Sunday, May 01, 2016

Sunday Snippets - flaneuring, refugees and changes in public administration

Watching Clare play hockey this morning, I did a little flaneuring on the side. I hadn't realised that any of the market gardens near Kingsford Smith Airport had survived. More on that in a later post

So much has been happening in the world that it is hard to know where to begin.

Things continue to unwind for the Australian Government.

Tomorrow before the full bench of the High Court
case Number S77 of 2016 between Plaintiff Robert John Day and two defendants from the Commonwealth of Australia will begin. This is the challenge to the Senate voting changes on which the decision about proposed double dissolution election was in part based. I am not sure how much I agree with the views of Malcolm. Mackerras, I don't know enough on the constitutional position, but one sentence in the story struck a chord. Referring to a letter to the editor, Mackerras writes:
It (the letter to the editor) was by Kevin Cox of Ngunnawal and reads: "Frank Marris (Letters, April 7) misses the point of the Malcolm Mackerras and Bob Day High Court challenge. The constitution says we vote for people, not parties. A person, not a party, should decide how to distribute votes if a voter fails to give preferences."
I said that it struck a chord. I have no idea of the constitutional position on which Senator Day's challenge is based, but in the end we do vote for people rather than parties. Obviously party affiliations are important, but we don't have a list system in which you vote for the party first. You can, of course, but we have the choice not too.

Meantime, the Government has yet another problem on the refugee side. Broad Spectrum, formerly Transfield, is the company running Australia's detention camps on Nauru and Manus Island. It has been under siege from a hostile takeover bid from Spanish company Ferrovial. With the announced closure of the Manus Island camp and the consequent financial impacts, Broad Spectrum had no choice but to accept the Ferroval bid. Now Ferroval has announced that it does not want to run the the centres. I quote from The Financial Review story:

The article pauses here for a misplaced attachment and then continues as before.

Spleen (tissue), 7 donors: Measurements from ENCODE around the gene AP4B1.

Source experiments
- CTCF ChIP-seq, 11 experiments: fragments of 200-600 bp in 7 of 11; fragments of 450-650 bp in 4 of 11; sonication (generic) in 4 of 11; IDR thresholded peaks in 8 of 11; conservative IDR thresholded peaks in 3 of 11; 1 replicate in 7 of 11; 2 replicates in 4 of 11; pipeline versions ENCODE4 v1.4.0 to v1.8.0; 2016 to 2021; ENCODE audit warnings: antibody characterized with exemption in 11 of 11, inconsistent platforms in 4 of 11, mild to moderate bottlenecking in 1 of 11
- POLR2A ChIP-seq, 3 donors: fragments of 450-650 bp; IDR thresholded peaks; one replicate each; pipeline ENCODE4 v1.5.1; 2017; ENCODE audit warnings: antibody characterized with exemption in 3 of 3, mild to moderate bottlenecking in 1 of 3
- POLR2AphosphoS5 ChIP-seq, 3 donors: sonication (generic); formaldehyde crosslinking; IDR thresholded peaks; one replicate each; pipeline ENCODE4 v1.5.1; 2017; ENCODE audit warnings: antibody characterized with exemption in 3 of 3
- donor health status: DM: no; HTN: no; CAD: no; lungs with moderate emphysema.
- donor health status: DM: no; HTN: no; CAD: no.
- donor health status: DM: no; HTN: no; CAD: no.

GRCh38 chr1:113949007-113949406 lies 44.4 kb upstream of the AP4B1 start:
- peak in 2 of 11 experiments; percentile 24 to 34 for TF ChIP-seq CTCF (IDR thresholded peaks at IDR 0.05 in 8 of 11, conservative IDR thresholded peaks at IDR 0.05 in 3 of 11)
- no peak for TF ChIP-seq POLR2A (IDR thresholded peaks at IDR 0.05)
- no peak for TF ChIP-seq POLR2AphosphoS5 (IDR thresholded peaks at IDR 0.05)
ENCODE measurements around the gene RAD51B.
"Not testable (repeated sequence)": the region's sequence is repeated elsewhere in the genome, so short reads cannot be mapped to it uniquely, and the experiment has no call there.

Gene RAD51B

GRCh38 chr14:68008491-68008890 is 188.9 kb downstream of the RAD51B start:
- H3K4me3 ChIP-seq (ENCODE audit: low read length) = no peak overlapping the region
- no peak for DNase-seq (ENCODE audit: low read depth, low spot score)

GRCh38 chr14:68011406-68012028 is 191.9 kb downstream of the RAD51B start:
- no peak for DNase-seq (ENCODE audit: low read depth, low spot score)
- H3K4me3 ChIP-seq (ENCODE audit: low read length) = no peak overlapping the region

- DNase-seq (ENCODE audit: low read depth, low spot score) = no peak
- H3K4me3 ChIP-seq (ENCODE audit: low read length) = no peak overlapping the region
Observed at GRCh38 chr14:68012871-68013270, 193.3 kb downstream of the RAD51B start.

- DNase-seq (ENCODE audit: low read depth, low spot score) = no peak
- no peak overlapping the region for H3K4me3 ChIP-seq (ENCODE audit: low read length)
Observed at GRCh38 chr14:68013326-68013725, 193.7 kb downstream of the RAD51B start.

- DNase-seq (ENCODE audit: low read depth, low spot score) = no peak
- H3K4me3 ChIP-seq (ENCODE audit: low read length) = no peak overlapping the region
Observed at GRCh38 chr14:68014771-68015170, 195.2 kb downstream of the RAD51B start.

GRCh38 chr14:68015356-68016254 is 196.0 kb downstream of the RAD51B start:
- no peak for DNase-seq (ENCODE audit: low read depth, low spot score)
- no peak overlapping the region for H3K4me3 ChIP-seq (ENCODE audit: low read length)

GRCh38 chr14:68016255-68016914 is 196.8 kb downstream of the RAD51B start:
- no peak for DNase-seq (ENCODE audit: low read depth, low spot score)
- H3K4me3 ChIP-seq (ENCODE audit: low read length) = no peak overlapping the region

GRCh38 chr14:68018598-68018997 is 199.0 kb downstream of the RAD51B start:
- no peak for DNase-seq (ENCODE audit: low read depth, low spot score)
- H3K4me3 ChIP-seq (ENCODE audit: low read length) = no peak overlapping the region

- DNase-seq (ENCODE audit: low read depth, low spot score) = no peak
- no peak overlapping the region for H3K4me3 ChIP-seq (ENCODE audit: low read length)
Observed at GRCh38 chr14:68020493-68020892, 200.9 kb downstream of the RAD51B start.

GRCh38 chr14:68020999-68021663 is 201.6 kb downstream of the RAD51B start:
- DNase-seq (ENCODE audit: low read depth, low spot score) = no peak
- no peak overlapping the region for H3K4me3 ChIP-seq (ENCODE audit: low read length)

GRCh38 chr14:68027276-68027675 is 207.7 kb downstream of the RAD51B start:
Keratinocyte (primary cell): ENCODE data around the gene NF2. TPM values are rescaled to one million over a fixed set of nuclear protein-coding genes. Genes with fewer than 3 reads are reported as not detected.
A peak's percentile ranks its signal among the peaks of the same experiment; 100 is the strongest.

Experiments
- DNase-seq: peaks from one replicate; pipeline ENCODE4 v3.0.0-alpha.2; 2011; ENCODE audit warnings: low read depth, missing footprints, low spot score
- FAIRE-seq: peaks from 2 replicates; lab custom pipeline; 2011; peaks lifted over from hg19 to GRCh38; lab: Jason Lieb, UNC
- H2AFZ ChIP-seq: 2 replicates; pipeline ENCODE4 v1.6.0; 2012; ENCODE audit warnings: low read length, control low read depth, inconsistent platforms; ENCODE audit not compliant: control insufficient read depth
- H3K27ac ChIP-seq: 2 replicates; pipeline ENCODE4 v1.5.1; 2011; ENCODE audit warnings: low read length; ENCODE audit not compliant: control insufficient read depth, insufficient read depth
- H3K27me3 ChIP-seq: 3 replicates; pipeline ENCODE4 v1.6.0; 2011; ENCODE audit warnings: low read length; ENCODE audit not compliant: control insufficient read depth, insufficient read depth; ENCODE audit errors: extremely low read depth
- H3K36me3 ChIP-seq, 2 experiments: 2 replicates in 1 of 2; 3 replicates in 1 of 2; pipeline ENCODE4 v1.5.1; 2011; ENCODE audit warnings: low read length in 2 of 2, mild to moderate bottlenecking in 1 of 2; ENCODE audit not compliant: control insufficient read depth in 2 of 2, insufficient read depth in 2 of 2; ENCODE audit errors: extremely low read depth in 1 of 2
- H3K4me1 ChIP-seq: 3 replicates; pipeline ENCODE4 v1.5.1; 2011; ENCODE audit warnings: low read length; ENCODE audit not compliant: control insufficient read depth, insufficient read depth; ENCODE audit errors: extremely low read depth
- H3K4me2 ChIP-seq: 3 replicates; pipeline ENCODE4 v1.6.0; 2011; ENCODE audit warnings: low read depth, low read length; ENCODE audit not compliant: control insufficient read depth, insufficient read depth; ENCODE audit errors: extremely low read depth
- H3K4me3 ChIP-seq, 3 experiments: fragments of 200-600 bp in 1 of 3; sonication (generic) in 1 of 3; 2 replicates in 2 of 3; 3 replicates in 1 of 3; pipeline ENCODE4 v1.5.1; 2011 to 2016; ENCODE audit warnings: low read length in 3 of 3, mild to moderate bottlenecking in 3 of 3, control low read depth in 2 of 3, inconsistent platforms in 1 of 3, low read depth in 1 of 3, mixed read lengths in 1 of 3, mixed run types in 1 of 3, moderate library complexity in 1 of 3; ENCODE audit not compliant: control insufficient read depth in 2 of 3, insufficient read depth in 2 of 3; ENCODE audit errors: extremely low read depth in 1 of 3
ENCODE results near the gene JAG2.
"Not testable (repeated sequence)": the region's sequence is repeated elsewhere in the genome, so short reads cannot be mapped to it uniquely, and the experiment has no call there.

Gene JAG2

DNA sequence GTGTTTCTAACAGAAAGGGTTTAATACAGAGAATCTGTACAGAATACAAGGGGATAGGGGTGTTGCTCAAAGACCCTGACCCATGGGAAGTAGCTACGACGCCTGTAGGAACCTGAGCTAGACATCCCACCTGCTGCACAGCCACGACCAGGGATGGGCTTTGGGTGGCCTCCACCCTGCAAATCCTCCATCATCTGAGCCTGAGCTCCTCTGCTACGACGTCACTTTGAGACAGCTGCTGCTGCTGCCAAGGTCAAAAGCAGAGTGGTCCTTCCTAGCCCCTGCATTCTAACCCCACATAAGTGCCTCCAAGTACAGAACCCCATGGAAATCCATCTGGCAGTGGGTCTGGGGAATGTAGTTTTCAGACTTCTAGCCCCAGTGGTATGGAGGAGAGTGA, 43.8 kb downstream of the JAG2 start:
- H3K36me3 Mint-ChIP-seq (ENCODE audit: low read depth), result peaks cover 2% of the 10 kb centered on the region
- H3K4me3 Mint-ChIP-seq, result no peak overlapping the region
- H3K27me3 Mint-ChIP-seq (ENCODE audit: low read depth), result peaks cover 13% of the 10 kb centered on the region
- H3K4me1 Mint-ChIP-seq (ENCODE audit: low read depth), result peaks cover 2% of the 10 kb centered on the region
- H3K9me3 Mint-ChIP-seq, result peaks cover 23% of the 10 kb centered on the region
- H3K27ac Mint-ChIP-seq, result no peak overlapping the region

....providing services at regional processing centres was not a "core part of the acquisition rationale and valuation and it is not a strategic activity in Ferrovial's portfolio".

"Ferrovial's view is that this will not form part of its services offering in the future," the paragraph concluded.
Ferroval through Broad Spectrum is legally obliged to continue operating the Nauru centre (and Manus for that matter) until the end of the current contract, but it is clear that the Spanish company wants out. I'ts just another problem for the Government as key aspects of its border protection regime continue to unravel.

Changing directions, Sandra McPhee's report into proposed changes in the Commonwealth Public Service has reportedly been enthusiastically welcomed by Minister Michaelia Cash. Ms Cash is not one of the more subtle ministers. I haven't read the report yet, and certainly there is nearly always room for improvement. However, the discussion around the report ignores a key aspect of the old, the concept of a career service.

There were two parts of that old concept. The first was the role of the public service in providing impartial advice beyond the immediately political. The second was the need to build a career service that reflected both acceptance of limitations if you were to become a public servant, and this does or should impose limitations, and the need to build a career structure that would give best advice and service delivery independent of changes in political masters. We seem to have lost sight of

I know that the world changes, but I would be more comfortable with those changes is I though that we had a system of public administration that actually delivered better results as a consequence of the changes, I just don't see it.


Sue said...

I have to walk out of the room if Ms Cash is on TV. You have put it very diplomatically indeed. In my opinion, Ms Cash has read The Penguin Book of Snap Judgements. I know. The book doesn't exist, but it should ...

Jim Belshaw said...

The problem with that book, Sue, is it's rate of expansion! Interesting that you have something of the same reaction as I too Ms Cash. She really does rub me up the wrong way.

2 tanners said...

Sad, really, that expertise is valued everywhere but in the public service.

Speaking of books that should exist, a rather longer tome is "Advice Unasked". Many good lessons contained therein.

Jim Belshaw said...

Is it still in print, 2t?

2 tanners said...

No, but some excerpts are remaindered on a site called "Personal Reflections". A web search should find it.

Jim Belshaw said...

Laughed. I will have a look!